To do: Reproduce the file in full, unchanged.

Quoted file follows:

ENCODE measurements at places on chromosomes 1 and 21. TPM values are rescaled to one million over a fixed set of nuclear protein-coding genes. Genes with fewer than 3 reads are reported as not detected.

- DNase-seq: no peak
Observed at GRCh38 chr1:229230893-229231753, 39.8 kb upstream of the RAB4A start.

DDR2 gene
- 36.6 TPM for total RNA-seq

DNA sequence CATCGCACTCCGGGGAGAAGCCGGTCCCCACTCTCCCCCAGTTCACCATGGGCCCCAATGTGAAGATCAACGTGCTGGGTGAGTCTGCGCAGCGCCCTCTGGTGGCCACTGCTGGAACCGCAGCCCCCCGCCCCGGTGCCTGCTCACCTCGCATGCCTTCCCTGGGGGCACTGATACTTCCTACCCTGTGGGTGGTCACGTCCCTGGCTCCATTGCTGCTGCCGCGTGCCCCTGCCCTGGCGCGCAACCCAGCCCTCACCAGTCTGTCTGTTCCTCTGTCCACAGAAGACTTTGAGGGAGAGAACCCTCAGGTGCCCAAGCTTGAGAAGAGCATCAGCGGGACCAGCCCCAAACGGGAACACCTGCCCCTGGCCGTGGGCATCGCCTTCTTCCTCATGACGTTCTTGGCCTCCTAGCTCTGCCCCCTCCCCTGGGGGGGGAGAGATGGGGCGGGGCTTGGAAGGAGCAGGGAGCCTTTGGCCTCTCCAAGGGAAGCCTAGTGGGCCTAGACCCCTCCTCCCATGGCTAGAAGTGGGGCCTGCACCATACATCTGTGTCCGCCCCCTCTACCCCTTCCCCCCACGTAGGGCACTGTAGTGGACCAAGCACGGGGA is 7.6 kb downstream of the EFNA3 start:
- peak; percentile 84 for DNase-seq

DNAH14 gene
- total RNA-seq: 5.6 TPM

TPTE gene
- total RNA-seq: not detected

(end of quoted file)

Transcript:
ENCODE measurements at places on chromosomes 1 and 21. TPM values are rescaled to one million over a fixed set of nuclear protein-coding genes. Genes with fewer than 3 reads are reported as not detected.

- DNase-seq: no peak
Observed at GRCh38 chr1:229230893-229231753, 39.8 kb upstream of the RAB4A start.

DDR2 gene
- 36.6 TPM for total RNA-seq

DNA sequence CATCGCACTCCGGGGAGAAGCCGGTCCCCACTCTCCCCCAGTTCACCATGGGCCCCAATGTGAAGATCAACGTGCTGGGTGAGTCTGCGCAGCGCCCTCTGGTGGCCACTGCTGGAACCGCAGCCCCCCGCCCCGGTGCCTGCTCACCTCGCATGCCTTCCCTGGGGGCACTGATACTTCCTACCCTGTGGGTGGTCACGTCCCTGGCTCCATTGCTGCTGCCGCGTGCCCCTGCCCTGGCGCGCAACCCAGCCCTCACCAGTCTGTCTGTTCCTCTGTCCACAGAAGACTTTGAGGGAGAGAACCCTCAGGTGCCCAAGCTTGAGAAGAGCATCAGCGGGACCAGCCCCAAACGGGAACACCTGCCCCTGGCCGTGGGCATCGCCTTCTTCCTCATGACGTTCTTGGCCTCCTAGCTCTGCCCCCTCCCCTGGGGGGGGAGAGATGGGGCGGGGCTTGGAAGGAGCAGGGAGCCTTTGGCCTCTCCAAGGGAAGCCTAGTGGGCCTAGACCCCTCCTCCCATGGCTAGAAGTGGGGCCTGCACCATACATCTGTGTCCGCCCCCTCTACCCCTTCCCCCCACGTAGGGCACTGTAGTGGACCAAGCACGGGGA is 7.6 kb downstream of the EFNA3 start:
- peak; percentile 84 for DNase-seq

DNAH14 gene
- total RNA-seq: 5.6 TPM

TPTE gene
- total RNA-seq: not detected